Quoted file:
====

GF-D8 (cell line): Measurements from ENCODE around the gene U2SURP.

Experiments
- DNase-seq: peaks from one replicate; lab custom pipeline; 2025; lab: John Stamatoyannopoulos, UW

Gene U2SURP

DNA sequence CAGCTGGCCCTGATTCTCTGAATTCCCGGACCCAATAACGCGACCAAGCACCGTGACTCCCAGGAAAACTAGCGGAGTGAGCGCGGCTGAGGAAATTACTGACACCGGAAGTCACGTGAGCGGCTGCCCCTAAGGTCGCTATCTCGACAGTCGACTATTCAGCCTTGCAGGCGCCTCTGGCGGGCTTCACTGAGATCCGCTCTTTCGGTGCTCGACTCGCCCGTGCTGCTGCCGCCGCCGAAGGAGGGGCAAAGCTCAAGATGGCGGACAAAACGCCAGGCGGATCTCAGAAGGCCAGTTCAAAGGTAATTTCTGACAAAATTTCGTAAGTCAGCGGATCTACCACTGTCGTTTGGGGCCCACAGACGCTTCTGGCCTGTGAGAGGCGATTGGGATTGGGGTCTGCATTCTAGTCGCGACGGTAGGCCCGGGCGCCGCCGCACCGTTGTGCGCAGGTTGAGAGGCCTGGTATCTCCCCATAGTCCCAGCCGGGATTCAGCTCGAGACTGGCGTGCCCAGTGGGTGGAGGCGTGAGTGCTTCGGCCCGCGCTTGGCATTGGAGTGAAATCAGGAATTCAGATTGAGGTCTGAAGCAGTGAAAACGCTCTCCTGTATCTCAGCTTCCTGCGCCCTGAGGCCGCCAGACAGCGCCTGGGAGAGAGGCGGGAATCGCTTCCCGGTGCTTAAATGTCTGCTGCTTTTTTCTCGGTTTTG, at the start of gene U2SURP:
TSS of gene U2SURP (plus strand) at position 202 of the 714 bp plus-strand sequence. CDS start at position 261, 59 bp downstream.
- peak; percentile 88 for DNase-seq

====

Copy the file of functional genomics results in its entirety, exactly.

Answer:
GF-D8 (cell line): Measurements from ENCODE around the gene U2SURP.

Experiments
- DNase-seq: peaks from one replicate; lab custom pipeline; 2025; lab: John Stamatoyannopoulos, UW

Gene U2SURP

DNA sequence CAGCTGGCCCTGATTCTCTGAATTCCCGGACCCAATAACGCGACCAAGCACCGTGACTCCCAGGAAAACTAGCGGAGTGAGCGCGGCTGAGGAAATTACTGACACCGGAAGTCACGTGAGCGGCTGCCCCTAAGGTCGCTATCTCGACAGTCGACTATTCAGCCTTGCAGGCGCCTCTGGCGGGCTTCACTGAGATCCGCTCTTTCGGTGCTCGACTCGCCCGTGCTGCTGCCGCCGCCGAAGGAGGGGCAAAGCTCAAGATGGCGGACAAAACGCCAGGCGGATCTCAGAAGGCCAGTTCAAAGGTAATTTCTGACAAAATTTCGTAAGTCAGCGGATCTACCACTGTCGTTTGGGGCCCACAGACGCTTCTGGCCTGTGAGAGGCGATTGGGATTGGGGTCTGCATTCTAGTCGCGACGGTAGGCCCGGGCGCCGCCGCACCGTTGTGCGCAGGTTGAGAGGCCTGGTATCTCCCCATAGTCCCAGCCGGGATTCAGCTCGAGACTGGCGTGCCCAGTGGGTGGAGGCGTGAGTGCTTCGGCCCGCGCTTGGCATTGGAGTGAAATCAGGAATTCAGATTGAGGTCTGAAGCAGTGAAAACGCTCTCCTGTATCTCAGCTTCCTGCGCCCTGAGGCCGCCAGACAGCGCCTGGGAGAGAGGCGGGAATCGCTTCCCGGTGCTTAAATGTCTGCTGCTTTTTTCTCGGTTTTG, at the start of gene U2SURP:
TSS of gene U2SURP (plus strand) at position 202 of the 714 bp plus-strand sequence. CDS start at position 261, 59 bp downstream.
- peak; percentile 88 for DNase-seq